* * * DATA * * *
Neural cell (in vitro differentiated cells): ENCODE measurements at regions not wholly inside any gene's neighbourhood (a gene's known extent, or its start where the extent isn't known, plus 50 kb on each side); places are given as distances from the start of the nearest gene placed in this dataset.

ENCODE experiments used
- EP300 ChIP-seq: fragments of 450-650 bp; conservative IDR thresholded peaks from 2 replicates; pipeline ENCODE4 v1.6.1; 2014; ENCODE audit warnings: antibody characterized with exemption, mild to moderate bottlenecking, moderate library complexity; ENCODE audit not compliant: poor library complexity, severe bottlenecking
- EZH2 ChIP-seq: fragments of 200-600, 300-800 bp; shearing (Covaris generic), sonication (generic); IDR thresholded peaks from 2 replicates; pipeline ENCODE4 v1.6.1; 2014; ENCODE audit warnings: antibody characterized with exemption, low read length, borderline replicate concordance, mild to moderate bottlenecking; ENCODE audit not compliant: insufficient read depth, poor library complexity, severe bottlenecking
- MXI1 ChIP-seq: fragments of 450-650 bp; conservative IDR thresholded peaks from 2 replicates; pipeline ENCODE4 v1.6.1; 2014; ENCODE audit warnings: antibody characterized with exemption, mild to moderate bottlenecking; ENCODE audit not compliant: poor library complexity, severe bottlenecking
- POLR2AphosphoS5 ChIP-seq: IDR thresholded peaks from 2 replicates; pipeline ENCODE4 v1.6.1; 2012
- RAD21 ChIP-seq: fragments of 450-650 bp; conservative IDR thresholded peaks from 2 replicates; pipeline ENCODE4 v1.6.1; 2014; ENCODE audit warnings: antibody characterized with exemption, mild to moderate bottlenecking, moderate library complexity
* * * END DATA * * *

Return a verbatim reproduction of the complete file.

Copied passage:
Neural cell (in vitro differentiated cells): ENCODE measurements at regions not wholly inside any gene's neighbourhood (a gene's known extent, or its start where the extent isn't known, plus 50 kb on each side); places are given as distances from the start of the nearest gene placed in this dataset.

ENCODE experiments used
- EP300 ChIP-seq: fragments of 450-650 bp; conservative IDR thresholded peaks from 2 replicates; pipeline ENCODE4 v1.6.1; 2014; ENCODE audit warnings: antibody characterized with exemption, mild to moderate bottlenecking, moderate library complexity; ENCODE audit not compliant: poor library complexity, severe bottlenecking
- EZH2 ChIP-seq: fragments of 200-600, 300-800 bp; shearing (Covaris generic), sonication (generic); IDR thresholded peaks from 2 replicates; pipeline ENCODE4 v1.6.1; 2014; ENCODE audit warnings: antibody characterized with exemption, low read length, borderline replicate concordance, mild to moderate bottlenecking; ENCODE audit not compliant: insufficient read depth, poor library complexity, severe bottlenecking
- MXI1 ChIP-seq: fragments of 450-650 bp; conservative IDR thresholded peaks from 2 replicates; pipeline ENCODE4 v1.6.1; 2014; ENCODE audit warnings: antibody characterized with exemption, mild to moderate bottlenecking; ENCODE audit not compliant: poor library complexity, severe bottlenecking
- POLR2AphosphoS5 ChIP-seq: IDR thresholded peaks from 2 replicates; pipeline ENCODE4 v1.6.1; 2012
- RAD21 ChIP-seq: fragments of 450-650 bp; conservative IDR thresholded peaks from 2 replicates; pipeline ENCODE4 v1.6.1; 2014; ENCODE audit warnings: antibody characterized with exemption, mild to moderate bottlenecking, moderate library complexity